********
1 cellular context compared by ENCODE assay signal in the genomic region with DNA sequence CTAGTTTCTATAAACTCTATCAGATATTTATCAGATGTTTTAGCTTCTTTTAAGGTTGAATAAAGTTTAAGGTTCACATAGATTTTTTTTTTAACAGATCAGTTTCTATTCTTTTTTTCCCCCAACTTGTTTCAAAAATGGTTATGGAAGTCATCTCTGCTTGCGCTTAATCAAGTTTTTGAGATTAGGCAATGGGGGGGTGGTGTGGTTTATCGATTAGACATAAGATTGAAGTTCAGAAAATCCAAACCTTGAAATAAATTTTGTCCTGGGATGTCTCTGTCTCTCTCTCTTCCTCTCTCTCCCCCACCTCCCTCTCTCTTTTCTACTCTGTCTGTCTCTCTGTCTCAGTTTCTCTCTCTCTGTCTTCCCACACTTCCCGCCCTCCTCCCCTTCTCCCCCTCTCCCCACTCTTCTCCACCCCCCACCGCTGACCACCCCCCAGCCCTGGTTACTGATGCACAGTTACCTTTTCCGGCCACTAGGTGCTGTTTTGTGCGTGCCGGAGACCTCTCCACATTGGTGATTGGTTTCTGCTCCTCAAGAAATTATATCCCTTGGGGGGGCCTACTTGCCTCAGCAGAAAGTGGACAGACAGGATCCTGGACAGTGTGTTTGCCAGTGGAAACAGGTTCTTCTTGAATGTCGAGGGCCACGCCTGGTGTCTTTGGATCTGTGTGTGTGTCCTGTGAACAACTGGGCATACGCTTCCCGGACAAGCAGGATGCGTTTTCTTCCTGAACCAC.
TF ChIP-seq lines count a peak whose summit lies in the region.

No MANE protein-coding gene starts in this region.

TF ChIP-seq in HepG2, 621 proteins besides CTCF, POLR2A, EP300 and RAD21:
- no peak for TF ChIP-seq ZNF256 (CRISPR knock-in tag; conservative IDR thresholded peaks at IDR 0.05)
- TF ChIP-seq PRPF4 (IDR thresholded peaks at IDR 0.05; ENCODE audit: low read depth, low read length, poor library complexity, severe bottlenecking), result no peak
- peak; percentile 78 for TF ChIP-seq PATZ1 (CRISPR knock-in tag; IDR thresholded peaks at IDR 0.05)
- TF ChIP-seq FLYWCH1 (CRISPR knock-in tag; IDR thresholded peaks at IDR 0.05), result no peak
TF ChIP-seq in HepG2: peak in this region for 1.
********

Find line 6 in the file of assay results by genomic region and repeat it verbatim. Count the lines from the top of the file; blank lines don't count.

- TF ChIP-seq PRPF4 (IDR thresholded peaks at IDR 0.05; ENCODE audit: low read depth, low read length, poor library complexity, severe bottlenecking), result no peak